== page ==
Hyperthyroidism and Thyrotoxicosis Guidelines

Updated: Jul 17, 2017
  • Author: Stephanie L Lee, MD, PhD; Chief Editor: Romesh Khardori, MD, PhD, FACP  more...
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Guidelines

Guidelines Summary

In 2016, the American Thyroid Association updated the 2011 hyperthyroidism/thyrotoxicosis guidelines it had codeveloped with the American Association of Clinical Endocrinologists. The following are a sampling of the 124 evidence-based recommendations included in the guideline update [3] :

  • Beta-adrenergic blockade is recommended in all patients with symptomatic thyrotoxicosis, especially elderly patients and thyrotoxic patients with resting heart rates in excess of 90 beats per minute or coexistent cardiovascular disease
  • Patients with overt Graves hyperthyroidism should be treated with any of the following modalities: radioactive iodine therapy, antithyroid drugs, or thyroidectomy
  • If methimazole is chosen as the primary therapy for Graves disease, the medication should be continued for approximately 12-18 months and then discontinued if the serum thyrotropin and thyrotropin receptor antibody levels are normal at that time
  • If surgery is chosen as the primary therapy for Graves disease, near-total or total thyroidectomy is the procedure of choice
  • If surgery is chosen as treatment for toxic multinodular goiter, near-total or total thyroidectomy should be performed
  • If surgery is chosen as the treatment for toxic adenoma, a thyroid sonogram should be done to evaluate the entire thyroid gland; an ipsilateral thyroid lobectomy (or isthmusectomy, if the adenoma is in the thyroid isthmus), should be performed for isolated toxic adenomas
  • Children with Graves disease should be treated with methimazole, radioactive iodine therapy, or thyroidectomy; radioactive iodine therapy should be avoided in very young children (<5 years); radioactive iodine therapy in children is acceptable if the activity is over 150 μCi/g (5.55 MBq/g) of thyroid tissue and for children between ages 5 and 10 years if the calculated radioactive iodine administered activity is under 10 mCi (<473 MBq); thyroidectomy should be chosen when definitive therapy is required, the child is too young for radioactive iodine, and surgery can be performed by a high-volume thyroid surgeon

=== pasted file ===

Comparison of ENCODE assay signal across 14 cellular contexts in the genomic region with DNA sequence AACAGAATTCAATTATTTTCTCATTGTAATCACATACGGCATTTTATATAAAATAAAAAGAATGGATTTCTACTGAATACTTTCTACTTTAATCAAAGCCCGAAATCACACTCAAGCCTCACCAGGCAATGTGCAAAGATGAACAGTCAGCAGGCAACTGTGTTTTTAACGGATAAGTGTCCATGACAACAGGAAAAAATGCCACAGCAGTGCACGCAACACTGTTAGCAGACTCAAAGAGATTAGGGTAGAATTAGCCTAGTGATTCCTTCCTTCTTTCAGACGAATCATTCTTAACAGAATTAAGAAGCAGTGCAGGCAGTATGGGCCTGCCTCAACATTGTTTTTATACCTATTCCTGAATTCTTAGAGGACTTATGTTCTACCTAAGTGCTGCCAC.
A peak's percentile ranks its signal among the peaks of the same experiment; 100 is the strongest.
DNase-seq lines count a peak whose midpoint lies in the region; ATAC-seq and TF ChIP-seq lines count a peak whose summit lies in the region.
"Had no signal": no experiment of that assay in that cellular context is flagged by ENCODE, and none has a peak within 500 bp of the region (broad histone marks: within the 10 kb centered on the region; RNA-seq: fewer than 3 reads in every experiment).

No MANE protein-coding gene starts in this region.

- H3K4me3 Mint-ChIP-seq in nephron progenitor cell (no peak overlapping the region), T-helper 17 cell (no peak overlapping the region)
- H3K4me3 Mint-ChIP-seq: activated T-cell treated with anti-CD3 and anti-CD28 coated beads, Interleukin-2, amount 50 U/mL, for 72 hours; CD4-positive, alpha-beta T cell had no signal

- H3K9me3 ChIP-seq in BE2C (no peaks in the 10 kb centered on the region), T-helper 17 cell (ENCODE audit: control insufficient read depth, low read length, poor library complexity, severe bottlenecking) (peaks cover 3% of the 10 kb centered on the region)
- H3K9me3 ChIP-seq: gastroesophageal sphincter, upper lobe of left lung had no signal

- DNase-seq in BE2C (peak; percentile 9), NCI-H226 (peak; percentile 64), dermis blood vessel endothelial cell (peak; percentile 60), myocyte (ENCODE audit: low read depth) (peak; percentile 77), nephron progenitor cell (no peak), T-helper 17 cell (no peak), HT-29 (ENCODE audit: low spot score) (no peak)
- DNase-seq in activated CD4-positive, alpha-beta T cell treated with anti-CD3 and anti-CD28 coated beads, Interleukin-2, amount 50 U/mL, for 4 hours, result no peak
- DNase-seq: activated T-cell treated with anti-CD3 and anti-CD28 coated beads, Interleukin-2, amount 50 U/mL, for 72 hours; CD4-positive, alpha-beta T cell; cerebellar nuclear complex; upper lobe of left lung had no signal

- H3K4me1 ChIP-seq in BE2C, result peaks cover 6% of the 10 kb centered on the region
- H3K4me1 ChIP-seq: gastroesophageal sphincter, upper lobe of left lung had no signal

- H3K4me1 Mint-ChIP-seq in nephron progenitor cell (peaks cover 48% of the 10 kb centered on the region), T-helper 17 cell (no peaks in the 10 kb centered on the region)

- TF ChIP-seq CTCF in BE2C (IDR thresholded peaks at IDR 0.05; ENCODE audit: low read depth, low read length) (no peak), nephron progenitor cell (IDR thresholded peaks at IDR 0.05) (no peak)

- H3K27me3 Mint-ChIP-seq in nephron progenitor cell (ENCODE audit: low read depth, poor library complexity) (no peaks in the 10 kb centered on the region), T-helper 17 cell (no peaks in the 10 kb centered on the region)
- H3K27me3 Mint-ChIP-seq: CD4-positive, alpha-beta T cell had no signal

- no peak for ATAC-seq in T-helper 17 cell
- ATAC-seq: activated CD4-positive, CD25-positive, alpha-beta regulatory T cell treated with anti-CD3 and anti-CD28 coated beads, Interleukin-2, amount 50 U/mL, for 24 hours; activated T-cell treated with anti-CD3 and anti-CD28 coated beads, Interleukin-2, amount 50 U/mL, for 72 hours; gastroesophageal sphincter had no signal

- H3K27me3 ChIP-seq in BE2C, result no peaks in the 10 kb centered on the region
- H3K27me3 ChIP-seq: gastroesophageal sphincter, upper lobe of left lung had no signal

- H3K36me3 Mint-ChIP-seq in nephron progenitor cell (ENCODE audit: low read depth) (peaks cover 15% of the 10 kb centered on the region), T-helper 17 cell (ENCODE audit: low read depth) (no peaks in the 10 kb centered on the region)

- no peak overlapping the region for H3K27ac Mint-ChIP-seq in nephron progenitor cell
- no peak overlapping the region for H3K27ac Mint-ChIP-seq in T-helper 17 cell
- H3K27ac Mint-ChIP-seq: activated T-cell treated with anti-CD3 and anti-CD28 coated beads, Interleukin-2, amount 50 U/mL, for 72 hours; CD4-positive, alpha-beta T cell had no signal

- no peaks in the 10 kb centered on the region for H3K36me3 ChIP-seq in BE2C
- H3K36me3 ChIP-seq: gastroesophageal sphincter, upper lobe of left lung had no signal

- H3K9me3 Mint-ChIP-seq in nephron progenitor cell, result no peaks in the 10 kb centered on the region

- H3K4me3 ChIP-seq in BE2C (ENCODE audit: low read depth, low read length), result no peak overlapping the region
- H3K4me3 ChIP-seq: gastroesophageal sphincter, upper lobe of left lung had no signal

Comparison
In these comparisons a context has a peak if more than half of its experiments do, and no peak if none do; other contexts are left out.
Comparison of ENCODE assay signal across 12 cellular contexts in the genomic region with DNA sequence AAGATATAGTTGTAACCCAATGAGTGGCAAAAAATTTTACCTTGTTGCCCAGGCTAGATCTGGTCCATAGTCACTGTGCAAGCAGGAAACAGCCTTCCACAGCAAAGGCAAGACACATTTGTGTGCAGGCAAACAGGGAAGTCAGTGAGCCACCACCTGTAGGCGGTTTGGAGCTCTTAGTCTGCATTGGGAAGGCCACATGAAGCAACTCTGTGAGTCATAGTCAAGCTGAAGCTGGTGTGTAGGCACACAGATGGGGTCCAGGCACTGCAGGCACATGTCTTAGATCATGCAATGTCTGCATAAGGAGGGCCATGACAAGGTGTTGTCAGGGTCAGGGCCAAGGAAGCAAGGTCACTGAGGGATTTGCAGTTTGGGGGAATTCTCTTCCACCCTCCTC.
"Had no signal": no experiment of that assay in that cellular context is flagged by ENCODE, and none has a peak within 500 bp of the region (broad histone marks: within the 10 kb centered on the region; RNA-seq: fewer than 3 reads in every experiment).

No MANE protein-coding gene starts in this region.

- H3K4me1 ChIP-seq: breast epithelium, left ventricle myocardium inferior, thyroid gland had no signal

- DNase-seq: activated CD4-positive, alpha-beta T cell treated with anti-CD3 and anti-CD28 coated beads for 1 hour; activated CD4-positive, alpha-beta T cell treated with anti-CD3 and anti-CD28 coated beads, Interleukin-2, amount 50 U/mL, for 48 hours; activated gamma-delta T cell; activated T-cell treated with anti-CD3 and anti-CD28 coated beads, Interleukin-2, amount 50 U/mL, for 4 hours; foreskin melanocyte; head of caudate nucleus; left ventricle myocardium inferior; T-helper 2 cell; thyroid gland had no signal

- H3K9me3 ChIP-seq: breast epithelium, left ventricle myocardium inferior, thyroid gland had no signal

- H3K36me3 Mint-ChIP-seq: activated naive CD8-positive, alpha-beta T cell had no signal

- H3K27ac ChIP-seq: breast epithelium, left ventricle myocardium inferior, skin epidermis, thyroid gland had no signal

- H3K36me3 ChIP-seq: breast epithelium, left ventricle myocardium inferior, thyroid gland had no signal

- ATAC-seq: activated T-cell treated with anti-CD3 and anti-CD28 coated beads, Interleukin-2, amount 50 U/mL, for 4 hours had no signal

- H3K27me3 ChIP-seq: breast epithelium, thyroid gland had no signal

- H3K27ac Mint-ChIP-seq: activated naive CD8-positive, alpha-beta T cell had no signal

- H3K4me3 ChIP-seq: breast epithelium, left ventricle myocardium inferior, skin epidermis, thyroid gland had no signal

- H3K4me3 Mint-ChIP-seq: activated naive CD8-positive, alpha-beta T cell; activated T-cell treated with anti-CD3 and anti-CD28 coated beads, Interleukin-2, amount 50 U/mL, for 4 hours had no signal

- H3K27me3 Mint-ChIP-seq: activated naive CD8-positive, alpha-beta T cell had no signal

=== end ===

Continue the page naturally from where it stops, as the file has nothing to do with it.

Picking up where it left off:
• If methimazole is chosen as the first-line treatment for Graves disease in children, it may be tapered in those children requiring low doses after 1-2 years to determine if a spontaneous remission has occurred, or it may be continued until the child and caretakers are ready to consider definitive therapy, if needed
  • If surgery is chosen as therapy for Graves disease in children, total or near-total thyroidectomy should be performed
  • Euthyroidism should be expeditiously achieved and maintained in hyperthyroid patients with Graves orbitopathy or risk factors for the development of orbitopathy
  • In patients with Graves hyperthyroidism who have mild active ophthalmopathy and no risk factors for deterioration of their eye disease, radioactive iodine therapy, antithyroid drugs, and thyroidectomy should be considered equally acceptable therapeutic options
  • In Graves disease patients with mild Graves orbitopathy who are treated with radioactive iodine, steroid coverage is recommended if there are concomitant risk factors for Graves orbitopathy deterioration